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Sunday, January 26, 2020  Spokane, Washington  Est. May 19, 1883
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Dear grads: A letter from one Eagle to another

Dear Eagles,

I’m thrilled to be part of the class of 2019. A decade ago, I crossed a similar stage at University of Missouri for my undergrad. Circumstances were slightly different. I was unknowingly pregnant and, like many newly graduated, jobless. My baby’s father, who I quickly married, worked for Starbucks. It was 2009, there weren’t many jobs to be had.

I received an offer to teach English in South Korea, the only position I had applied for before graduation. I wanted to see the world, and this opportunity seemed like a good start. I turned the position down. My life had changed in the course of a hiring process.

My mom, who lived in the suburbs of Chicago at the time, took all of us in, giving up her bedroom. My sister was a senior in high school, trying to study with an increasingly larger older sister stretching out all of her favorite tops.

I received another job offer, working in downtown Chicago. The glamour stops there – I worked for a company who had contracts with various mutual funds. My job was to call investors and ask if they would like to vote with the board, against the board, or abstain in voting. I was only there to reach quorum.

Let me tell you something, I thought I was above this work. Waddling the three city blocks in snow and ice humungously pregnant to Ogilvie train station – one day, this will be the walked-10-miles-in-the-snow story I tell my son – ordering my daily Cinnabon with extra icing and angrily dipping while I waited for my train back to the suburbs, I thought I was too good for this.

What I was too short-sighted to see was that my mom probably hadn’t pictured supporting her daughter, new son-in-law and soon-to-be grandson while still trying to get her youngest out the door in one piece.

My mom never said I raised you better than this, but I was embarrassed. My vision was clouded with what I thought I was supposed to be doing. Part of it was the job, but part of it was the expectation I had that once I graduated college, I wasn’t supposed to receive any more help.

When Robby, my son, was about 6 months old, my then-husband took a job with his family and we moved to Missouri. I was a stay-at-home mom, and when Robby was napping, I was a telemarketer calling academic labs peddling assay kits. Again, I thought I was too good for the work.

Something happened while I was working all of these jobs I didn’t like – I carved out time to pursue what I cared about, writing. I used to think, just because a few teachers, family members and friends had told me I was good at writing, that I could just show up and people would let me write. Here I am! Give me a job!

How disappointing, it doesn’t work that way. On top of that, I wasn’t that good. For maybe the first time in my life, I sucked it up and confessed to myself I needed to either get better or give up.

Somewhere in this mix, I had a second child, Joe. It turned out to be a life-threatening pregnancy, and I asked myself what I would regret if I died. The answer was easy, I wanted my MFA. Despite quite a few scary days, Joe and I survived the pregnancy. Despite expecting I would be rejected, I received acceptances from a few programs. That’s how I ended up at Eastern.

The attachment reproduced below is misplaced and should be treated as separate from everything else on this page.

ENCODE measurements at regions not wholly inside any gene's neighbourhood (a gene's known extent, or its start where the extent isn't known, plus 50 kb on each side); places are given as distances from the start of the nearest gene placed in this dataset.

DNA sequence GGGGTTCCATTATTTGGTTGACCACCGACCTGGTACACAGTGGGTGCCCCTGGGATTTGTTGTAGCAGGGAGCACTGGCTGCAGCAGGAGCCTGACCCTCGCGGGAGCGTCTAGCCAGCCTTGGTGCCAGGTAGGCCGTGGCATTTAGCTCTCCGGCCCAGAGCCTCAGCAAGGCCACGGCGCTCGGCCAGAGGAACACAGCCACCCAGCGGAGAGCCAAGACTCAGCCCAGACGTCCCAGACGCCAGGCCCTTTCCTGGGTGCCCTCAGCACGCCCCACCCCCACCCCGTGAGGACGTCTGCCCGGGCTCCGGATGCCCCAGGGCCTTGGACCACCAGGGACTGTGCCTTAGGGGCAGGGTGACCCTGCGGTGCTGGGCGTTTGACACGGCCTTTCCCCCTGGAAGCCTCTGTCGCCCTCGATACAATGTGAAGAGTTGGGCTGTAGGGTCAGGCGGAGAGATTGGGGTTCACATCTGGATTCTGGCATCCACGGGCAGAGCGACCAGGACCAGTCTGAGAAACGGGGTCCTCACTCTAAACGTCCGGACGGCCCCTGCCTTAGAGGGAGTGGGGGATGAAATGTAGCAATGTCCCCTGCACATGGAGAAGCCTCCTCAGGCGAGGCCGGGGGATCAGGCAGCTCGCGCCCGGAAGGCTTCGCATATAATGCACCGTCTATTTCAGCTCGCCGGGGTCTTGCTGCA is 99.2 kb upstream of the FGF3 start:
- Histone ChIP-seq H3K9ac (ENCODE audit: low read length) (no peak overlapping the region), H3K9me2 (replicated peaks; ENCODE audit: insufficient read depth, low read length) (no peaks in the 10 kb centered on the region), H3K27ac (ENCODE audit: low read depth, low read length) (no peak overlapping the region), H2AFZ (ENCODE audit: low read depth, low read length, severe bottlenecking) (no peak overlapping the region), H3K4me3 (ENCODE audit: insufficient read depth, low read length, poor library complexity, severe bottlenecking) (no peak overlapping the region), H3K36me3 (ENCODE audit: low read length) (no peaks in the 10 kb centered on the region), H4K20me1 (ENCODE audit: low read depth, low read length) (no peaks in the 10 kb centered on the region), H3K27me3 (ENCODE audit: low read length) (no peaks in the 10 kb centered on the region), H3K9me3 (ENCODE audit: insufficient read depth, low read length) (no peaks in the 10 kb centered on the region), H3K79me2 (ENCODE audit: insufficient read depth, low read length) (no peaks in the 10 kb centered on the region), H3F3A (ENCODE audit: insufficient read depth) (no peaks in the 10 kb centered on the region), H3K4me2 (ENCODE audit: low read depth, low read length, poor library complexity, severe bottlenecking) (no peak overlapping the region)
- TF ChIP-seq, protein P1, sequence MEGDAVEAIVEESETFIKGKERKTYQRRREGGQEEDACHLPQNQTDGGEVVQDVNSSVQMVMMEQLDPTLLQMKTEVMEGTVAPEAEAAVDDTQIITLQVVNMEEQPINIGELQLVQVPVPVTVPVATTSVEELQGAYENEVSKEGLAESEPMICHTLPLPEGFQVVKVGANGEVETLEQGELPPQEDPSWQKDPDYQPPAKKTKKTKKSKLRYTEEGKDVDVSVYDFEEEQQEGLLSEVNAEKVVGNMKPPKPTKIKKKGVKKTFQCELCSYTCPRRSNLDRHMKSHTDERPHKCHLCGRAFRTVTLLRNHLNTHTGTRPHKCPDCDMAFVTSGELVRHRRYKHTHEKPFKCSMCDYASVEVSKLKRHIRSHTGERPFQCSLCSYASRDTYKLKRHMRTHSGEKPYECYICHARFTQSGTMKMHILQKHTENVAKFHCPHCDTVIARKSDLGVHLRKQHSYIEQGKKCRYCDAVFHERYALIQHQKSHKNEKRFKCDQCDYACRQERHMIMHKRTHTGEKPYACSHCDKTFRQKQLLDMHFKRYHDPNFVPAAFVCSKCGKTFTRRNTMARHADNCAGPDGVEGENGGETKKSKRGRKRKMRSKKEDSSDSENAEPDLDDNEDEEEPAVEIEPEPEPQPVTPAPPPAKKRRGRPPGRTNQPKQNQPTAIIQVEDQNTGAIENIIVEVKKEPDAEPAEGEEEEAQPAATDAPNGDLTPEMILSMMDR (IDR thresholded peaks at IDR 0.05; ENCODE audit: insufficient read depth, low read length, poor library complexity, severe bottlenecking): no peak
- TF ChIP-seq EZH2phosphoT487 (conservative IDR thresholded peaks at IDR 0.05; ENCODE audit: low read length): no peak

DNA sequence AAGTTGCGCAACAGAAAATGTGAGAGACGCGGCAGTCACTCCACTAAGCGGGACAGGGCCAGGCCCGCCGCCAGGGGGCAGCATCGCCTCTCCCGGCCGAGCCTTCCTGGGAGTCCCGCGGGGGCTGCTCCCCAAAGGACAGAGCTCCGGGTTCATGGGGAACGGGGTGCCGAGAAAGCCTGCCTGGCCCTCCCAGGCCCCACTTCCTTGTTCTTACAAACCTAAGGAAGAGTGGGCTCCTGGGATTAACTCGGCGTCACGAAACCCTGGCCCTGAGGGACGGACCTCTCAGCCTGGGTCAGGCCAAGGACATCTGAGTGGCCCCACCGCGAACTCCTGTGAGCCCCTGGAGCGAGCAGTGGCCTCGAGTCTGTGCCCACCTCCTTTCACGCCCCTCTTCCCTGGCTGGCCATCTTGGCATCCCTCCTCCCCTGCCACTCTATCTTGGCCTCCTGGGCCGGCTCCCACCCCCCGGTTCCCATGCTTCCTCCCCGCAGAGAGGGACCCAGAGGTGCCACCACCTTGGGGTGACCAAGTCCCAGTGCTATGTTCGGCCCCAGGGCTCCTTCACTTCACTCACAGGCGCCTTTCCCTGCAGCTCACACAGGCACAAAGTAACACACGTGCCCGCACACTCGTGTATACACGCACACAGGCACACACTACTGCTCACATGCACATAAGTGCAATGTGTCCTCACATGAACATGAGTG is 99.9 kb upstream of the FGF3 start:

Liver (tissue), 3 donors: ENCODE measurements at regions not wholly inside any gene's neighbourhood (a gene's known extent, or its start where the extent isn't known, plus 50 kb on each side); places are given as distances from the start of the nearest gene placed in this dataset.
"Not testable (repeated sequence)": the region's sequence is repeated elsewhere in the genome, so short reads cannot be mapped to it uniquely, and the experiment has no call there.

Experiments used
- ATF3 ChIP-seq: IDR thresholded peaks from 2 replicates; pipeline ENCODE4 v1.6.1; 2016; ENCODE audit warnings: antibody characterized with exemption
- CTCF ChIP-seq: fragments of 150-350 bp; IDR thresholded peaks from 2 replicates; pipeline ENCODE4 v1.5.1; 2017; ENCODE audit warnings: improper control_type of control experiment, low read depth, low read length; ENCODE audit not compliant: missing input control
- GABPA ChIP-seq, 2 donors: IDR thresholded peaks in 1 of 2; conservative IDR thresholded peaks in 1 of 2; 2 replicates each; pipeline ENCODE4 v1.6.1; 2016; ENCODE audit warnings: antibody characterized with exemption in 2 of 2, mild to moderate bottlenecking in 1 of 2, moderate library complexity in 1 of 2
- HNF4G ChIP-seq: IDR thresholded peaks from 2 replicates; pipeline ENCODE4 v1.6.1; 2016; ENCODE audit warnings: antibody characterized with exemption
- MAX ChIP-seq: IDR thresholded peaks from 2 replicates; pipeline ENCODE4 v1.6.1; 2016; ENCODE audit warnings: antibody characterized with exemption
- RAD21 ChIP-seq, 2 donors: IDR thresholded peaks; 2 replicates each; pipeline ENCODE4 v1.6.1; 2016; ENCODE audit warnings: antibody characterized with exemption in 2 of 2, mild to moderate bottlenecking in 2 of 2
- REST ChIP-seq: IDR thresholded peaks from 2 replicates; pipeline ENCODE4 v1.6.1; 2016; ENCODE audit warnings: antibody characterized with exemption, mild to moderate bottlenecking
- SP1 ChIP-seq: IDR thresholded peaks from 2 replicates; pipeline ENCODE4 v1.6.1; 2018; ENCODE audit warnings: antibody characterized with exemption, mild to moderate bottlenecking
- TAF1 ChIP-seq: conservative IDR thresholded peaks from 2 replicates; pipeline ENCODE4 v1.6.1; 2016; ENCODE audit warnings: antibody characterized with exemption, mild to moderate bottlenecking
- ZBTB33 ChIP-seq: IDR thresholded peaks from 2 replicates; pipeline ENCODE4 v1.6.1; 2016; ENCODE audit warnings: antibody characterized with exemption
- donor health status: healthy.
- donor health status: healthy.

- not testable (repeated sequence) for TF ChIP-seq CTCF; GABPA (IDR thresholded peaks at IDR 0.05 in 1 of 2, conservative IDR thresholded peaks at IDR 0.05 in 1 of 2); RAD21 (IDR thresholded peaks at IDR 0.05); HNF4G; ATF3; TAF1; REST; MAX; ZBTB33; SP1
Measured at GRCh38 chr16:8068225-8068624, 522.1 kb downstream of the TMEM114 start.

Not long after I moved to Spokane, my marriage fell apart. I assumed I would have to drop out of school, but my dad and stepmom wouldn’t hear of it, and stepped up so I could stay in school. I would be lying if I said going through a divorce while in graduate school was easy, but I had invaluable emotional support from my friends and family.

Another thing that needs mentioning is I was supposed to graduate in 2017. I took a copy editing job at The Spokesman-Review a few months before I was supposed to defend my thesis, and when the time came, I panicked. I decided I would put it off a year, and then a year turned into two. Before my mom died in February, she asked me to finish my degree, so here I am. I owe her at least this, and I owe myself finishing as well.

You might feel like you’re supposed to be an adult now and out on your own. To some extent, this is true, but don’t think for a second the people who have helped you along the way don’t have interest in continuing to help you if they can. It’s OK to not having everything figured out at 22. I’m 33, and I’m still working on it.

The biggest thing I’ve learned so far is humility. Take the jobs you think you’re too good for, and while you’re working them, apply for the jobs you think are out of reach. Amazingly, you can be wrong about both of these things at once. If you need help, ask for it. You might not receive the help you need, but my guess is that you will be met with support.

My mother taught by example that it’s never too late to ask for help. Before she died, she asked my Aunt Sue to watch over my siblings and I. My aunt said she would be my mom’s eyes on land, go wherever she would have gone. If you know my mom, that’s a huge commitment.

As I’m writing this, the graduation hasn’t happened yet, so I can’t tell you for sure what it will be like to look into my Aunt Sue’s eyes. I want to believe I will see my mom, that something magic will happen. Regardless, when I walk across that stage I’ll be thinking, “We did it, Mom!”

Congratulations, Eagles, go soar!

Megan Rowe is a general assignment reporter for The Spokesman-Review. On Saturday, she will be issued a Master of Fine Arts degree in creative writing from EWU.

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